And we haven’t even talked about cosmetics and EMF exposures yet. There is a free educational module at on environmental health.

That, folks, was the first session.

The second session talked about research into gut bacteria. My favorite line from that session was, “70% of stool is shed microbiome. They double every 20 minutes. If we don’t poop, they run out of room.”

Our diet shapes the types of microbes we have in our gut. Those microbes extract nutrients from the food we eat. Some types are associated with high fat diets and some are associated with a high plant diet. Metabolic syndrome in mice treated with antibiotics (to kill the gut critters that a pre-diabetic person has living in there) resulted in improved glucose tolerance test results. Along those same lines, offspring of moms exposed to antibiotics during gestation were more likely to experience diabetes.

Bottom line, our life span appears to be linked to the makeup of our gut microbiome.

The third experience of the day was a breakout session presented by a group from UNM-Taos, which is a community college. They shared how they are bringing integrative medicine to underserved populations by teaching it within the associate degree and certificate programs they have. Many students are single moms and are on Pell grants, so the education gives them access to the information on integrative medicine practices so they can become self-healers. One of the most interesting ideas shared was the concept of getting mindfulness practices into the schools as young as head start by implementing breathing practices before the children go home.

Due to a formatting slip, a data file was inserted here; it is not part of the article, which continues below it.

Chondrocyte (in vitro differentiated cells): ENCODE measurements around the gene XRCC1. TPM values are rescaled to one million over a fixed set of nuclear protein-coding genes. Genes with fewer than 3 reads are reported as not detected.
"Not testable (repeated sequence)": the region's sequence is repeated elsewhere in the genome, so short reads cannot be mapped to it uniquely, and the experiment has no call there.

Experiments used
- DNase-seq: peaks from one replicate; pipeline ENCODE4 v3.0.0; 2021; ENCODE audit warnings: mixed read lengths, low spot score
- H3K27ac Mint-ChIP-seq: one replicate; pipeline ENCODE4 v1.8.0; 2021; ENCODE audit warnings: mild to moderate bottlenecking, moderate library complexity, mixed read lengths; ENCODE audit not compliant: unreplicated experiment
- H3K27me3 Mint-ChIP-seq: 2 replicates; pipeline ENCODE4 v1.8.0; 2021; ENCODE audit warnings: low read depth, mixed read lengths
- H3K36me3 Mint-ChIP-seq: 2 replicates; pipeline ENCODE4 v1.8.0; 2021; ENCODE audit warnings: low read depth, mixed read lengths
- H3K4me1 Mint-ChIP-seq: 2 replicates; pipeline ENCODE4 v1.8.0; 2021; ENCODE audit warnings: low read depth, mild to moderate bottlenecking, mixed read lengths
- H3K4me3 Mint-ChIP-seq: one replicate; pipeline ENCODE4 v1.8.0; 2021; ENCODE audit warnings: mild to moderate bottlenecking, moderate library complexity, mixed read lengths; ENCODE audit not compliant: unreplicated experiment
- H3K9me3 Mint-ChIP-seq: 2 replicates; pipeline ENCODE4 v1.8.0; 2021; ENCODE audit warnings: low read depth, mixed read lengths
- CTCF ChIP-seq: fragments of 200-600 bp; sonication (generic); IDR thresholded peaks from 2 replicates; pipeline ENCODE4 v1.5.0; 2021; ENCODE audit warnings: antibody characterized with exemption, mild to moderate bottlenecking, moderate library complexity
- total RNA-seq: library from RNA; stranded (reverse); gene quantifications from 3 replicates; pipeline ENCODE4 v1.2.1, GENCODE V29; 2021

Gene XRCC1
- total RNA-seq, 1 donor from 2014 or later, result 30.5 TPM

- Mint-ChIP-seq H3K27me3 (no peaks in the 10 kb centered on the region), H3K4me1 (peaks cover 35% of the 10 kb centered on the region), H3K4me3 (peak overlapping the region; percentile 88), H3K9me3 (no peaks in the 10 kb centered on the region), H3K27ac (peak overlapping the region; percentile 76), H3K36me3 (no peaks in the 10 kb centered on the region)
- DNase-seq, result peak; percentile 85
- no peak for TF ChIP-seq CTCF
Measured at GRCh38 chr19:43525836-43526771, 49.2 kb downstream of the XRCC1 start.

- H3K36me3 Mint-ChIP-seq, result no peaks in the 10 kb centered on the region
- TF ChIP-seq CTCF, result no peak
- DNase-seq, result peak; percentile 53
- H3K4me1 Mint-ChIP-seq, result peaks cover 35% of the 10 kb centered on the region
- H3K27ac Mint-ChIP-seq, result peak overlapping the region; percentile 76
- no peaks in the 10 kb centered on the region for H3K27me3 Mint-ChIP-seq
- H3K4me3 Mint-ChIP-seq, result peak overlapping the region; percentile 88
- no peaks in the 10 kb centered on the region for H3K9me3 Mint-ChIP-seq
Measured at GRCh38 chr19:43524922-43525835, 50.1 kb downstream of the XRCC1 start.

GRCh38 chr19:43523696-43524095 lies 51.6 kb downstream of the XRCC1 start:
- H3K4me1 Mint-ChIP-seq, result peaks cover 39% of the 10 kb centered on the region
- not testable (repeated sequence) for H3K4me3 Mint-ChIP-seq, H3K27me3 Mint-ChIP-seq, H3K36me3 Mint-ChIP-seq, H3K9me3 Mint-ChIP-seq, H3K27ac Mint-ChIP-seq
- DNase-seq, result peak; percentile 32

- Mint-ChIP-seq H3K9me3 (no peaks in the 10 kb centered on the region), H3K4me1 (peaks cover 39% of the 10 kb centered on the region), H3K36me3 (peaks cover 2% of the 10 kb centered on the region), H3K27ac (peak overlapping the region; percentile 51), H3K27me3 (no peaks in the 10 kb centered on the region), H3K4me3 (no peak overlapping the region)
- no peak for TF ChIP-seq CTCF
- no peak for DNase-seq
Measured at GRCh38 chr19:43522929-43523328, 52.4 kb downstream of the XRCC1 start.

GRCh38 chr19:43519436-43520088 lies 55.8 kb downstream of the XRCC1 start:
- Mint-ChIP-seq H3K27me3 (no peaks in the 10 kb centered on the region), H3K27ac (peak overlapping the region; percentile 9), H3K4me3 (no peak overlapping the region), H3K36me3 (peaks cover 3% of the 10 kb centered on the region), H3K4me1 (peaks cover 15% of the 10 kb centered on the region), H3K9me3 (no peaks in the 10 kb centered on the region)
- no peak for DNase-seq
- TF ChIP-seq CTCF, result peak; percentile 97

The most significant take away from this class came not from the presenters, but from a really nice blonde-haired Jesus-looking dude who is an RN and LMT at Holy Cross Hospital in Taos where they have a care team that provides CAM services to patients in the hospital. They have a number of folks on staff that are trained in a variety of complementary practices. He specifically mentioned the orthopedic doctor who would “order” massage, acupuncture, or aroma therapy for his patients. I was fascinated by this “care team” concept. Not only do they take care of patients, but they also take care of staff members as needed and as time permits.

And that rounds out HALF of Day 3. It’s bedtime. The best will have to wait. The best includes integrative nursing and the temazcal. More on those later.

2 thoughts on “SIMPLE Conference Day 3 Part 1”

    1. I’m not sure if it is overload or awe. I need to figure out what to do with or how to integrate (gee, that’s appropriate for an integrative medicine conference) what I have experienced. Sorta like, okay, I get it. Now what?

      Thank you for always being my faithful respondent!